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January 2012
Utah's Art Magazine: Published by Artists of Utah
Page 7   

Exhibition Review: Provo

Fabricated Reality, Authentic Existence
A sound installation by Rob and Georgia Buchert

The Art
“…a lot of the deep confusion that beset me when I was a teenager, and the name Katelynn seemed stronger to me, less easily swayed by the people around me, so I wanted to embody that name… I mean Amy is amiable…”

Some works of art dictate to the viewer the passing of time, denoting a beginning and end, usually relating a narrative meant to express meaning. Art is equally as potent when totally abstract, removed from time, its meaning contained in and conveyed by the formal elements of its composition. Agency Randomness Chaos, a new exhibition by Georgia and Rob Buchert at Brigham Young University’s Gallery 303, is both and neither.

Inside Gallery 303, on the main floor of the Harris Fine Arts Center, you’ll find an assemblage of wooden speakers suspended at various lengths from the ceiling of the spacious, white gallery. It is an attractive setting -- minimal and sophisticated – but the art is not something seen. There are no paintings. No sculptures. It is when you find yourself within the array of speakers that the magic of the show begins, as you are immersed in a sound art experience where the space between sound and the mind addresses fundamental philosophies of existence.

What emanates from these speakers are a variety of the following: original compositions by the “Buchert Mechanism,” pieces that might be best described as down tempo new age; random sounds and tones that can be soothing or hauntingly melancholy, but seldom garish, and often surprising; and recorded interviews that feature an individual "who manages his agency in the context of events he didn’t expect or situations over which he may seem to have no control.” The recordings are programmed to play randomly, at greater or lesser volumes.

“…now, when people call me Amy, occasionally somebody I haven’t seen since high school will call me Amy… it sounds terrible to my ear… it just doesn’t sound right. I feel like I regress instantly, and my family will talk about me in the past tense, or they will talk about me as a child as Amy, which seems appropriate…”

Decontextualized, these words seem to float in the air without significance; yet while we are in this gallery space listening to fragments of an anonymous individual’s life and at the same time experiencing the resonating tones of music, with undulating intensity and irregularity of rhythm, this narrative assumes a greater depth. The words and the music lend a sense of animation and gravity to the oration so that the participant seems to experience a perfectly orchestrated moment. To the ear the music is there to support the abstract and fragmented narrative and this vignette adds substance to the music, making it a total experience. But it is not the ear that registers this totality. Rather, the mind creates it. The aim of this exhibition is to explore how and why this is so.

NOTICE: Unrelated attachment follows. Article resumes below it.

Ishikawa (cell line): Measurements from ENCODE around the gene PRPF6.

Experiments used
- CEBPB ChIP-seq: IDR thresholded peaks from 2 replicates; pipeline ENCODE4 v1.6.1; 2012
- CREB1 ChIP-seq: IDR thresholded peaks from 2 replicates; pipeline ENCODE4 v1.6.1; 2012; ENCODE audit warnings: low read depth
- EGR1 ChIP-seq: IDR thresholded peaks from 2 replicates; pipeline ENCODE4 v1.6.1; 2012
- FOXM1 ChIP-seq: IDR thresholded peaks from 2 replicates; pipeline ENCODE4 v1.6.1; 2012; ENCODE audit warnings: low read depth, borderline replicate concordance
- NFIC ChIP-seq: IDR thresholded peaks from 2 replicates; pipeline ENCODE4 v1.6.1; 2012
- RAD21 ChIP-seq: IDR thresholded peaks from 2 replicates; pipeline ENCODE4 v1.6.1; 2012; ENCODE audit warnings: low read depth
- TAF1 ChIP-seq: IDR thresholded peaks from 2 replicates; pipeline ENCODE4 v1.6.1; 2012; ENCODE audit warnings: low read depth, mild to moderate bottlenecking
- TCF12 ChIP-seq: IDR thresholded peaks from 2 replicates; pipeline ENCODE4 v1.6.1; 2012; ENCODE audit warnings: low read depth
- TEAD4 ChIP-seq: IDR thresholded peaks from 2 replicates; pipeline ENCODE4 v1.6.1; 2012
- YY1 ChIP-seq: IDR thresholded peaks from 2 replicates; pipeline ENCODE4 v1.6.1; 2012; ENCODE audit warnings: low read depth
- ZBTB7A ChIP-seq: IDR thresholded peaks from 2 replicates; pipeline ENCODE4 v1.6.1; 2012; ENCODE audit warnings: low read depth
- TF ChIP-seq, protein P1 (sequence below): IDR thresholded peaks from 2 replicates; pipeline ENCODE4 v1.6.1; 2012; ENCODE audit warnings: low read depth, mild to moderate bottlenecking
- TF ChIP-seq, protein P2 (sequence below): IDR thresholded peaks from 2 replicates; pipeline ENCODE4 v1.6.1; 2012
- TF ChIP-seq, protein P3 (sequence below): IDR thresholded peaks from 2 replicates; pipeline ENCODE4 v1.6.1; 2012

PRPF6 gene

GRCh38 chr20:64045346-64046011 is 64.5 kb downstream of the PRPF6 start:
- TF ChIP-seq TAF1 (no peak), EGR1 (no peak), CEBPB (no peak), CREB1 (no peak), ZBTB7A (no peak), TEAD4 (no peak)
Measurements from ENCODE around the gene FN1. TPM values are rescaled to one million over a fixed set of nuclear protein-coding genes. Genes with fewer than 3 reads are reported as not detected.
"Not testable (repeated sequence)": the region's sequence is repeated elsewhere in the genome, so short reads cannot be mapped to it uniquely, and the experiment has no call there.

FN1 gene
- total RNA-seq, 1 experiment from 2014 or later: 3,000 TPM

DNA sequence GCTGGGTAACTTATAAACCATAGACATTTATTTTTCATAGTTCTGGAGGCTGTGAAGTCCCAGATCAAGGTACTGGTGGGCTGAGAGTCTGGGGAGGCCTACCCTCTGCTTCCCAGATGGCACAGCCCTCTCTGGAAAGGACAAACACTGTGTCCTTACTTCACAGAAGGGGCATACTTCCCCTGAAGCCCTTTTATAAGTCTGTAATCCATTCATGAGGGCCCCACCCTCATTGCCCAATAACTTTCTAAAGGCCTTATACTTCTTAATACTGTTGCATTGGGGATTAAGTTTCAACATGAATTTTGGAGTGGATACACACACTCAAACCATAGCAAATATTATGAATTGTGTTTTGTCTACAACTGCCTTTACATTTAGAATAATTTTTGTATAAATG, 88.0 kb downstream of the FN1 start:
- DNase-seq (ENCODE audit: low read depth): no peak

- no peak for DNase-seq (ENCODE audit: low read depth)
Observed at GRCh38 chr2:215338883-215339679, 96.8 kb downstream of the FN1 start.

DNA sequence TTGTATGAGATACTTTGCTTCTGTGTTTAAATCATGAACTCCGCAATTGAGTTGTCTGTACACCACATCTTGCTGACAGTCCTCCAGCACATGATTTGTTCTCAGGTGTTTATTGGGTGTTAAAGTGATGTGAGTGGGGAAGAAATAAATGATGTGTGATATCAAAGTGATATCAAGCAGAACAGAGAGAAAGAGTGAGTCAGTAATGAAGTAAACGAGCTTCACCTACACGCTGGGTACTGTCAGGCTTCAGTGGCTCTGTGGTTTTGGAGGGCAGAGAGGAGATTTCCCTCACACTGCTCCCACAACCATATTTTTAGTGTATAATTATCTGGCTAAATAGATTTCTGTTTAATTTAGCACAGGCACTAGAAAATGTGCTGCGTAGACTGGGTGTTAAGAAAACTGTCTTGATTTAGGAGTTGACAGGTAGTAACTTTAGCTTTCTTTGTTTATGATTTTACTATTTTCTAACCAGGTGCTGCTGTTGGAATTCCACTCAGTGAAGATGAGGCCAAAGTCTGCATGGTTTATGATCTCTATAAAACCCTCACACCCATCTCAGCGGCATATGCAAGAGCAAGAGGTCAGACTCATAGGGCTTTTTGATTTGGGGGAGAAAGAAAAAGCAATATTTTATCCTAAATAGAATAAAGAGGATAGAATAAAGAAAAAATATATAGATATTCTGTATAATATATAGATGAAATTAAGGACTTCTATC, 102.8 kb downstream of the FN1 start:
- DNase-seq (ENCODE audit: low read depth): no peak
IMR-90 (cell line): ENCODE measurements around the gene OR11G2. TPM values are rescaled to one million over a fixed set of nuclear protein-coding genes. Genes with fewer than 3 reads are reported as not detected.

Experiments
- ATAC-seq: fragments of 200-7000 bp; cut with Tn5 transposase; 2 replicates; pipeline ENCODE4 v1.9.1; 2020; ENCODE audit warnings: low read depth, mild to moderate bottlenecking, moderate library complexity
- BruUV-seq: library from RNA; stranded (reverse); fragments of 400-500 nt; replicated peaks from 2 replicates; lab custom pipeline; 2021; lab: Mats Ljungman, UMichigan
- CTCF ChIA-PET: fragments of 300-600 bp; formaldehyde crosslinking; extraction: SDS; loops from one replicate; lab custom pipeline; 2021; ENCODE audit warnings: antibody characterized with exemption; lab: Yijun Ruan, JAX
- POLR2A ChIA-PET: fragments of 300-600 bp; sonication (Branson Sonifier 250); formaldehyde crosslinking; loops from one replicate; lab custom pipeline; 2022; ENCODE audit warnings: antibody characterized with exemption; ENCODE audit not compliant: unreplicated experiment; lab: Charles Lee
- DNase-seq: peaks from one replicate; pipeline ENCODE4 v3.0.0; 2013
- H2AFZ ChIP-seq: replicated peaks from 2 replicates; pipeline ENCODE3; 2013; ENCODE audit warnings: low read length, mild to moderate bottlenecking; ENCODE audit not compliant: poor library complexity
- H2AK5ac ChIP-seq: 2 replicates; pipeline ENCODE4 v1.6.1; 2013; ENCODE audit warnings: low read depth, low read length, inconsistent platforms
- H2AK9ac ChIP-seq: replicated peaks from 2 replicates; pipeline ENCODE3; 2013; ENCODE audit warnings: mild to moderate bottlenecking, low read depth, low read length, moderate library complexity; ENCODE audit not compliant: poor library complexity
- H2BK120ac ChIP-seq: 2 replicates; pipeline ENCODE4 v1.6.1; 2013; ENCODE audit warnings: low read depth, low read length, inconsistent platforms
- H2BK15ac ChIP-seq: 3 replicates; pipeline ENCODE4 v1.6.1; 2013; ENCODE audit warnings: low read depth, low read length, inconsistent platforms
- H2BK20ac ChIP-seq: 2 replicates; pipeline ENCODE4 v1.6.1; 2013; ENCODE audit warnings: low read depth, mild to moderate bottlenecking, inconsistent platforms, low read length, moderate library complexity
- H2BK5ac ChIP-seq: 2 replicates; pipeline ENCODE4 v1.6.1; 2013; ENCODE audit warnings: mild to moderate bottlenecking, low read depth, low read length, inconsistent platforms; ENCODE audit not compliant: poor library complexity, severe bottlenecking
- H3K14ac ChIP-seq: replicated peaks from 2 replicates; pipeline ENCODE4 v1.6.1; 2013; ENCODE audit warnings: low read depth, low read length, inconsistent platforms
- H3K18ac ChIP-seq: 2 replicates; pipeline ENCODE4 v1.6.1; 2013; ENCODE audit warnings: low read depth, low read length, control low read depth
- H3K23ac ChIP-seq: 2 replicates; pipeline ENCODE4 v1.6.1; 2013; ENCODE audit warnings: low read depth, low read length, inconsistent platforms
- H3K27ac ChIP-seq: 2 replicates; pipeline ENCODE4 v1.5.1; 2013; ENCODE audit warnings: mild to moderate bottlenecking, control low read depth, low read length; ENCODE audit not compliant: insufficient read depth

The Philosophy
Agency Randomness Chaos is a metaphor for personal interaction with our response to elements, and an examination of how agency is exercised,” the Bucherts write. And agency, or free will, is a central concern for current philosophical thought.

When Freidrich Nietzsche declared God dead in the late nineteenth century he ushered in a wave of nihilism that philosophers have struggled with ever since. Without God as a fixed center of the universe -- a belief adhered to and a vessel of order that stretches back to the beginning of human knowledge -- what is there of life but a random reality? Nietzsche's philosophy drained existence dry of any possible truths, and denying essential truths denies a recorded tradition of a core of humanity that dates to Plato and virtue. These virtues no longer have any credibility to philosophy in a random world where everything is chance and thus there is no possibility of authentic meaning to life in a universe of happenstance that disparages the past, offers no happiness in the present and denies hope for the future.

With the death of God, philosophy in the 20th-century focused on questions of epistemology, concentrating more on pulling apart meaning than building it up. Some good came from the post-structuralism of Michel Foucault and the deconstruction of Jacques Derrida. Their philosophy, which showed the fallacy of binary opposites like black and white, fueled much of the civil rights movement, and inspired the feminist movement. But while it pulled apart false notions it did little to create new edifices for meaning.

Georgia and Rob Buchert’s sound project is an attempt to understand how we can construct meaning. In the face of nihilism, of the randomness we see in an ungrounded chaos, the Buchert's embrace free will to create meaning. Say the Bucherts, “The random tones and sounds have nothing to do with each other or the interviews, etc. but you will likely experience their juxtaposition as meaningful as you hear them broadcast.” The listener absorbs the various sounds, emotionally and cognitively, and creates a meaning from it. We might call it an existential approach, not identifying a capital "T" truth, but embracing our ability to choose meaning out of the randomness of life.

As the observer at Agency Randomness Chaos creates structure from unconnected events and sensory experience, so we do in life. Personal development has everything to do with free will and the free response to meaning not only dictates the outcome of how we engage socially but is a fundamental element in the creation of society. Although elements might in fact have nothing to do with each other, agency allows the individual freedom to make important life choices, creating an existence, not of nihilism, but of meaning. With this freedom of will and agency to choose, an individual may have power over his or her own life and reality. This encourages utilizing exceptional talents and abilities in education, skills for a meaningful career and adherence to spiritual or religious beliefs that are in accord with individual sensibilities. Agency is the freedom to transcend a state of randomness and challenge the blind chaos of nihilism. It is the freedom to change one's name and one's life.